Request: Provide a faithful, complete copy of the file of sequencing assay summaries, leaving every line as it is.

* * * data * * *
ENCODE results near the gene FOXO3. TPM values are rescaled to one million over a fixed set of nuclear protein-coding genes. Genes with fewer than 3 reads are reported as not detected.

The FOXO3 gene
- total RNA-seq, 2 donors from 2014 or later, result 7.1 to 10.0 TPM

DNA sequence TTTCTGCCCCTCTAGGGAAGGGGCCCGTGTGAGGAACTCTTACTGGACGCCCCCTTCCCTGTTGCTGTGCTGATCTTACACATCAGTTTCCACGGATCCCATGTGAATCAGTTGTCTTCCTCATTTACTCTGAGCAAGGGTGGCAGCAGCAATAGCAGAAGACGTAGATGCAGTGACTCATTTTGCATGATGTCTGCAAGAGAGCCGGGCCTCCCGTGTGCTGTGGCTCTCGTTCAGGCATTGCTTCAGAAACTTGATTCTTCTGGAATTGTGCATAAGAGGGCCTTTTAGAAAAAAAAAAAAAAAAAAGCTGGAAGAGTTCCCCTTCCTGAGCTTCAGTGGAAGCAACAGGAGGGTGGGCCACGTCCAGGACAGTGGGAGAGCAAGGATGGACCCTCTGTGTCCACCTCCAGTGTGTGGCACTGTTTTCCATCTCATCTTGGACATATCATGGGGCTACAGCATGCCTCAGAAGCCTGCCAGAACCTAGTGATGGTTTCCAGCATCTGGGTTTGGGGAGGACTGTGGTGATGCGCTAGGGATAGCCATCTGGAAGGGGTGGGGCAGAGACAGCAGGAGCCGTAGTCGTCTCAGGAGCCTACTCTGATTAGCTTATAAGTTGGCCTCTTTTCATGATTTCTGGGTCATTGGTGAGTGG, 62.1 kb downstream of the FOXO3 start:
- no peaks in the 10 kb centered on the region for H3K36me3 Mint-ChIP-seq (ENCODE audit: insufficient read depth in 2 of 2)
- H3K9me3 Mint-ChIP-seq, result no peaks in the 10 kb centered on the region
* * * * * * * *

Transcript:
ENCODE results near the gene FOXO3. TPM values are rescaled to one million over a fixed set of nuclear protein-coding genes. Genes with fewer than 3 reads are reported as not detected.

The FOXO3 gene
- total RNA-seq, 2 donors from 2014 or later, result 7.1 to 10.0 TPM

DNA sequence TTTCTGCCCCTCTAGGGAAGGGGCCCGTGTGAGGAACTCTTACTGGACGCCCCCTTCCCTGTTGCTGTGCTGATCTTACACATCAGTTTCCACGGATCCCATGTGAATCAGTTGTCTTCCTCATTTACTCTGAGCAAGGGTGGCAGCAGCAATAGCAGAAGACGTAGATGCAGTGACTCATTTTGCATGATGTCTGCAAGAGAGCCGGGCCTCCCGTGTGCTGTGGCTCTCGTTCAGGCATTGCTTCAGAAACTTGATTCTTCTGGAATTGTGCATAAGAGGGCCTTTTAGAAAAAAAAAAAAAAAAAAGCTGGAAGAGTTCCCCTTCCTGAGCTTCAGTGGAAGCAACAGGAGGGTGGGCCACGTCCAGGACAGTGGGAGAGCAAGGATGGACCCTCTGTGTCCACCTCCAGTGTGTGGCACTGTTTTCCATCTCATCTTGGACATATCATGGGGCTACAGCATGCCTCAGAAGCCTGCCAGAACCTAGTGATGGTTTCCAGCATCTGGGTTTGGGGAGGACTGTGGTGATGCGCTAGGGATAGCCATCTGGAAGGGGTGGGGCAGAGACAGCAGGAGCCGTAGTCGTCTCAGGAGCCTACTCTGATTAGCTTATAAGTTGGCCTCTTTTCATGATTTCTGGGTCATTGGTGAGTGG, 62.1 kb downstream of the FOXO3 start:
- no peaks in the 10 kb centered on the region for H3K36me3 Mint-ChIP-seq (ENCODE audit: insufficient read depth in 2 of 2)
- H3K9me3 Mint-ChIP-seq, result no peaks in the 10 kb centered on the region